Indoor plants are brilliant, beautiful things... until, of course, they start to flop or lose their leaves, and you end up feeling like a terrible plant parent. The truth is, most indoor plants are killed with kindness, rather than neglect. So here are three very simple ways to turn things around and get your indoor plants back to beautiful.
Start with the right (easy-care) plant
There are so many indoor plant varieties to choose from now, and often the temptation is to simply choose something that looks great. The trick to indoor gardening success is to start simple and choose an easy-care plant that is adaptable enough to hold up in your particular indoor conditions.
When you're looking for the right plant, check to see where it's positioned in the store, and read the specific instructions on the plant label. Can you replicate that at home? If in doubt, look for low-maintenance indoor greenery, such as Zanzibar Gem, which thrives on neglect and has low water needs. Other striking and easy-to-grow options include cast iron plant (aspidistra), devil's ivy or pothos, dracaena, dieffenbachia, philodendrons, mother-in-law’s tongue (Sansevieria), spathiphyllum and many palms.
Find the perfect position
The first weeks with your indoor plant can be a little touch-and-go as you figure out the best place for them to live. For example, fiddle-leaf fig loves a brightly-lit spot near a window, whereas Maidenhair fern thrives in humid conditions like bathrooms.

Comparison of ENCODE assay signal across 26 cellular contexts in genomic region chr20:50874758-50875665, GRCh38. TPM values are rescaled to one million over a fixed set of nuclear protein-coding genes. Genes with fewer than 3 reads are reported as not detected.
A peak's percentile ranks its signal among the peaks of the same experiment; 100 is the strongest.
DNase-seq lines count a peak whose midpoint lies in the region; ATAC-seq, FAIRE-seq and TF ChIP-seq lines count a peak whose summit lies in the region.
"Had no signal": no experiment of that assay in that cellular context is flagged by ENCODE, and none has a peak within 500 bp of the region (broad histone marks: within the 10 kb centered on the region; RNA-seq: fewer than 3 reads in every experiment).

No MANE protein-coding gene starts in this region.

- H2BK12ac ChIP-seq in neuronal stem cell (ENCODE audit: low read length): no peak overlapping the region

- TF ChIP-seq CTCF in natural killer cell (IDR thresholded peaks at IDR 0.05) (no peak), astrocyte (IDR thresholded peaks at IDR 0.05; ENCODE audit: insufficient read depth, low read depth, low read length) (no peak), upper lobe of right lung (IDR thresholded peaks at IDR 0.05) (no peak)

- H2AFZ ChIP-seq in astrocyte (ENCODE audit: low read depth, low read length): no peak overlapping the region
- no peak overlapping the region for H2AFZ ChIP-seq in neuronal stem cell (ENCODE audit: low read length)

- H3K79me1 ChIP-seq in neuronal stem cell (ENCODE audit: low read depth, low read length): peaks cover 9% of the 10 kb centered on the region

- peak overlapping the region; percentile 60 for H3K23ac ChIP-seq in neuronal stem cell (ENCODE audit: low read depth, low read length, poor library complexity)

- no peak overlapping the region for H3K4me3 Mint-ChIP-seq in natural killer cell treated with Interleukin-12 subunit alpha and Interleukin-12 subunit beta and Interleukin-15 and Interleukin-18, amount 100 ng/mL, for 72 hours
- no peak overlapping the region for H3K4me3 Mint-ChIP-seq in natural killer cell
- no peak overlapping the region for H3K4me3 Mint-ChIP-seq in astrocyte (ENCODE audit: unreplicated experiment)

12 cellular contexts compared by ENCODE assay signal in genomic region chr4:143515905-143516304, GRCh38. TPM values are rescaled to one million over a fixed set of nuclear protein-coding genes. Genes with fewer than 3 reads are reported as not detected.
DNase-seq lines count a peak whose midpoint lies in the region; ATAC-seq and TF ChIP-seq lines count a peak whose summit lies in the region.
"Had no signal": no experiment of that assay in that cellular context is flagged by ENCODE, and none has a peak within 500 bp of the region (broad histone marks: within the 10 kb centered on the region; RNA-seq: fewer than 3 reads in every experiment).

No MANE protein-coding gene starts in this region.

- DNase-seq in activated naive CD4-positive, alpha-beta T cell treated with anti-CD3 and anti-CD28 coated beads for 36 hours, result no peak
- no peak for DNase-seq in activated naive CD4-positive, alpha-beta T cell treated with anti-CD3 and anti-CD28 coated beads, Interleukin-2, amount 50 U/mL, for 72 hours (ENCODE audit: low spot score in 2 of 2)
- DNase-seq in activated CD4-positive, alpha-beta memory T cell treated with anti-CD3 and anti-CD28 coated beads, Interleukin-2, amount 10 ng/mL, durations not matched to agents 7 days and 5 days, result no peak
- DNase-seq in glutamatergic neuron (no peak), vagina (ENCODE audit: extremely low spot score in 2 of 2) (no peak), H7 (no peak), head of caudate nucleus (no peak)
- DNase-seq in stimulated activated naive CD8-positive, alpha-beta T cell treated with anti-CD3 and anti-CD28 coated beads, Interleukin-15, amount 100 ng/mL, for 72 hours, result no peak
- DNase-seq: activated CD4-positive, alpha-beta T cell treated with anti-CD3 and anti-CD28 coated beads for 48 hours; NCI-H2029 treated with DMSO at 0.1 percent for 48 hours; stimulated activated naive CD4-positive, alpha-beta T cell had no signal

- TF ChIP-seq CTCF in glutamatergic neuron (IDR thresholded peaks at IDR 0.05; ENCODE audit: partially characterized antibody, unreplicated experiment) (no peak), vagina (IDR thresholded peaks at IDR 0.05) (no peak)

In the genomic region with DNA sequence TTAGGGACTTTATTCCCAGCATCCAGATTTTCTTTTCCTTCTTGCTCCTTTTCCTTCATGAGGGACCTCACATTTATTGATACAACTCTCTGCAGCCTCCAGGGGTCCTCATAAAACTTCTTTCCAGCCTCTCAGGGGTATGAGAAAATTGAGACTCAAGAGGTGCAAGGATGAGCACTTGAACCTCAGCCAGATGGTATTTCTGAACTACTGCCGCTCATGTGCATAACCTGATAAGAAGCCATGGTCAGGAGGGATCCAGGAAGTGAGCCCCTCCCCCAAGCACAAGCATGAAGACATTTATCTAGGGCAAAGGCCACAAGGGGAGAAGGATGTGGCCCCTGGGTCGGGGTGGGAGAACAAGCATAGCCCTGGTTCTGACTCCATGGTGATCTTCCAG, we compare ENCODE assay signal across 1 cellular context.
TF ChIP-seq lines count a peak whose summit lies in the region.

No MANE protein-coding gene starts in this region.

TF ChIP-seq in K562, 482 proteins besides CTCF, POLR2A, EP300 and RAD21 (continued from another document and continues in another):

To narrow things down, start with sunshine - how much does your plant need? Does it like full sun, low light, or partial shade? Choose a room and location that can cater to your plant's sunlight needs throughout the day, keeping in mind you may need to change your plant's location according to the season.
Another thing to consider is temperature, since some plants don't cope well with air-conditioning, heating, or regular draughts. Phalaenopsis orchids are notoriously averse to air-conditioners and are much happier in temperatures that range from 24-29 degrees C. On the other hand, the famously durable Monstera deliciosa can tough it out in much more varied conditions.
Lastly, for those plants that love soaking up the humidity, consider placing them in the bathroom. Birds nest fern, pothos, spider plant, and spathiphyllum all thrive in humid conditions and really add some beauty to a plain bathroom.
Clockwise from left: Fiddle-leaf fig, Mother-in-law’s tongue (Sansevieria), Spathiphyllum, Philodendron Xanadu.
One of the biggest indoor gardening mistakes is over-watering, so start by feeling the soil before your water. If your plant's dry, give it a drink. However, if the soil is moist up to a couple of centimetres below the surface, chances are it's doing just fine, so hold off on watering.
Check the plant's label for watering advice, and if you're still unsure, here are some of the common signs of over- and under-watering.
Dry soil: An obvious indication of under-watering. Water moderately and regularly until soil conditions improve.
Limp leaves: This could be a case of either too much or too little water. Check your soil - if it's soggy, let it dry out a little. If leaves are crispy, it's most likely a lack of water that's the problem.
Root rot and fungus: Fungus and rotting can be sign of overly damp conditions. Try reducing your watering and treat diseased plants accordingly.
Once you get that perfect trifecta of plant, positioning and water, you should see your indoor plants starting to prosper. Good luck!